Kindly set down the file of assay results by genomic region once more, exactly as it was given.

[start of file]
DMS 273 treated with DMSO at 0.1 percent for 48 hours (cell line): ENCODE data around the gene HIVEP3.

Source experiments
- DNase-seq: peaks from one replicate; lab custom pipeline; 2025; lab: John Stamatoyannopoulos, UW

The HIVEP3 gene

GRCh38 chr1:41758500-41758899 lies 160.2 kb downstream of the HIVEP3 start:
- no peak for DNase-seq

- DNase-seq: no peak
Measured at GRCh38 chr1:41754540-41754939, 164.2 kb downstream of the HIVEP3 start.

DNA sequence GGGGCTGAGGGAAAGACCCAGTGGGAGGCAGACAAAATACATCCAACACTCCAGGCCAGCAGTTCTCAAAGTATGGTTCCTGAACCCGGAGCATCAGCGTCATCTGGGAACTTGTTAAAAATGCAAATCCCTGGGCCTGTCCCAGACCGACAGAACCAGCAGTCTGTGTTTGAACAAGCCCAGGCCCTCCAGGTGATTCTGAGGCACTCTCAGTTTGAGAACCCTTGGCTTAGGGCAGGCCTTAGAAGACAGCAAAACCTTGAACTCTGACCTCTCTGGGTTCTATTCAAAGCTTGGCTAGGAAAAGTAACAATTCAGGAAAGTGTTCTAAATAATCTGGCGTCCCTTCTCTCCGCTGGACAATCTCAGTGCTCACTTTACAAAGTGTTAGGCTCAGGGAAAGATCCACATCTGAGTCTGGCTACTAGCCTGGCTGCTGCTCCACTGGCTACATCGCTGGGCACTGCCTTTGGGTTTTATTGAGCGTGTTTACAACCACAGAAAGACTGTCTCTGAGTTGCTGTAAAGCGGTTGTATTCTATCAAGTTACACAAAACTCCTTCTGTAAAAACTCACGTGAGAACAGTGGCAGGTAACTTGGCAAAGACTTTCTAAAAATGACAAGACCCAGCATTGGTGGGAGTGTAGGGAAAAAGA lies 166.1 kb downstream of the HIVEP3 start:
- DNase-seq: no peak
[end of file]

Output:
DMS 273 treated with DMSO at 0.1 percent for 48 hours (cell line): ENCODE data around the gene HIVEP3.

Source experiments
- DNase-seq: peaks from one replicate; lab custom pipeline; 2025; lab: John Stamatoyannopoulos, UW

The HIVEP3 gene

GRCh38 chr1:41758500-41758899 lies 160.2 kb downstream of the HIVEP3 start:
- no peak for DNase-seq

- DNase-seq: no peak
Measured at GRCh38 chr1:41754540-41754939, 164.2 kb downstream of the HIVEP3 start.

DNA sequence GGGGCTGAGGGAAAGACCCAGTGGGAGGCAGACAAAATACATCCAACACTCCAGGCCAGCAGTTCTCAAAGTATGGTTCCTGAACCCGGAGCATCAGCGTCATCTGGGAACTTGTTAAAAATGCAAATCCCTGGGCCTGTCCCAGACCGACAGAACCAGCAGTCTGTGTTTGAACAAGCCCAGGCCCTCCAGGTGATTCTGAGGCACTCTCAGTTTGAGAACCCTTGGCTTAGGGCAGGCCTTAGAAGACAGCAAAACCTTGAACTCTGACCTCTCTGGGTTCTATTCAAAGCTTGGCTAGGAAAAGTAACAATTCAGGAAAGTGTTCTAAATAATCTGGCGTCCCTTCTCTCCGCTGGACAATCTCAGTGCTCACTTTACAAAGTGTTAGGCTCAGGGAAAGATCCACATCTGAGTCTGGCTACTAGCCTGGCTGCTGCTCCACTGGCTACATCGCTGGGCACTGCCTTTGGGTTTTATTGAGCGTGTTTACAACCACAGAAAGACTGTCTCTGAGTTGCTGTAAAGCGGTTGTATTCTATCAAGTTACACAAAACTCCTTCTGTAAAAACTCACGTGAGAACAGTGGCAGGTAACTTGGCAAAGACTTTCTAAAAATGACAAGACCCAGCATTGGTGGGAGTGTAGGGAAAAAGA lies 166.1 kb downstream of the HIVEP3 start:
- DNase-seq: no peak